Level of Cost Sharing Faced by Patients with Cancer

Michael Kolodziej, MD, FACP

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The system by which healthcare is paid for in general clearly impacts how healthcare is obviously paid for in cancer. The vast majority of Americans get health insurance through employer?sponsored health insurance plans, and then Medicare is another big payer.

Over time, and especially now, there’s a lot of discussion about passing some of these price increases, cost increases to the patient. I think that’s really a challenge. It’s a challenge for patients. It’s a challenge for the plan.

We do not want patients to make bad decisions because of cost. We do not want to promote nonadherence with oral drugs, for example, because of cost. Yet, we would like patients to feel that they have some skin in the game, that their decisions are not cost?insensitive. There’s a very fine line here. Because of the cost of cancer therapy, I think we have to be really careful about how far this goes.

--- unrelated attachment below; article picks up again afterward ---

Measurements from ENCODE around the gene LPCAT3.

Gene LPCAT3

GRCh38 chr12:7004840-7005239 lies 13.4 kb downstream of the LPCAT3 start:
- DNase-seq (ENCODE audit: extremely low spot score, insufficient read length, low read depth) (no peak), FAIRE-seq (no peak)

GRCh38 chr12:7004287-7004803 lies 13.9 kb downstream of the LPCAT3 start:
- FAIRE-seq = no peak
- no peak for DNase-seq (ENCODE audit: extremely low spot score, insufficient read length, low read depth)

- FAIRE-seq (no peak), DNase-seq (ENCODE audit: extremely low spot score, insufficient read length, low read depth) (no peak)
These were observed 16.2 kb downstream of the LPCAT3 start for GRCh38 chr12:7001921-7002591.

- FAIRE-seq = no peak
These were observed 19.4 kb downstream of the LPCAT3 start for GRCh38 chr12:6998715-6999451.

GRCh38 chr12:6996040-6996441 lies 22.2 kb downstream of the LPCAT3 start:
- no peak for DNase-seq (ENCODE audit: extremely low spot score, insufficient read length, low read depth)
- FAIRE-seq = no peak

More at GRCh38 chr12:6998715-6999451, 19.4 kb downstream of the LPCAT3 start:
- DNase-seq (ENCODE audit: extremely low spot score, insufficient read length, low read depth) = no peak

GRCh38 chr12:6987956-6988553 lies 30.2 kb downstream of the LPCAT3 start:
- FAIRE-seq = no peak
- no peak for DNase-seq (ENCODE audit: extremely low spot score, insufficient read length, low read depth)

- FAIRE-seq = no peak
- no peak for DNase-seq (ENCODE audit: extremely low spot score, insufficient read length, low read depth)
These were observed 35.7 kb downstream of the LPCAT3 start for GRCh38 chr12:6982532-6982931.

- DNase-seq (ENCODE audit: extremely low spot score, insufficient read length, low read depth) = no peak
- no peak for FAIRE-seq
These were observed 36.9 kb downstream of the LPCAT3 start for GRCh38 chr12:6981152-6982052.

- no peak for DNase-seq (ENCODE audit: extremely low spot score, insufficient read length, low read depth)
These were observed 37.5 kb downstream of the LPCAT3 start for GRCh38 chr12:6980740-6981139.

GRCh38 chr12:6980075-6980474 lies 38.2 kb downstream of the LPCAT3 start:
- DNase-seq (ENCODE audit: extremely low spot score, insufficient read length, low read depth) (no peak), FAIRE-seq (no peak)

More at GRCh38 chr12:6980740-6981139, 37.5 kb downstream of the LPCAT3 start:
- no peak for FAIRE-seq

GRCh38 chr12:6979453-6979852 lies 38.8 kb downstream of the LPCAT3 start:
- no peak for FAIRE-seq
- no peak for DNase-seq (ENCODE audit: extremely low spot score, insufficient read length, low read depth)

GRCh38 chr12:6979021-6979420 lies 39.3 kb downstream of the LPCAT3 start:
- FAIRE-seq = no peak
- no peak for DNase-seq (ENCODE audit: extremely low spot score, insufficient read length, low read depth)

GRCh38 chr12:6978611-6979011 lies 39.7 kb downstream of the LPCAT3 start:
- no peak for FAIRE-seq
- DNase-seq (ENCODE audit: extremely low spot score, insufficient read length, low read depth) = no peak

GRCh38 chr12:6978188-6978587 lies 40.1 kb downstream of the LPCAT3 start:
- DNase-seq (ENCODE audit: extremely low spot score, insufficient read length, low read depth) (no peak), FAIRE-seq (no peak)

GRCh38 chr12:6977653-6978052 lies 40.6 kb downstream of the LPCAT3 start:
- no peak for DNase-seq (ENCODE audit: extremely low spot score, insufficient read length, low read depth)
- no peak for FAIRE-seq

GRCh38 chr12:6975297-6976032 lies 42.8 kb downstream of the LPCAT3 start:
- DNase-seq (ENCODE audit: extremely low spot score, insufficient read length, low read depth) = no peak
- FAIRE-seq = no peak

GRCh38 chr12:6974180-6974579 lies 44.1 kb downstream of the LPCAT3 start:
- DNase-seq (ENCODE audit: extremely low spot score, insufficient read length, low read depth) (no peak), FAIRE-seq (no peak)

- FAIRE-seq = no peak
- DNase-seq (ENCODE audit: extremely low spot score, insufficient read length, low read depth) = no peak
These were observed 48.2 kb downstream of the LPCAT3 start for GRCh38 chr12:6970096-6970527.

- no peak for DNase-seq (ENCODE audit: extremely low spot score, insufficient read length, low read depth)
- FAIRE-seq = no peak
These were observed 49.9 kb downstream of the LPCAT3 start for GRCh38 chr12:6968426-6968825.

We should also never forget that the maximum out?of?pocket cost, which has been defined by the ACA, may not seem like a lot of money if you’re a doctor or a lawyer, but for the average American family, it’s a heck of a lot of money. I think we better not forget that. How we ask patients to participate in a value?driven fashion, that’s going to be a real trick.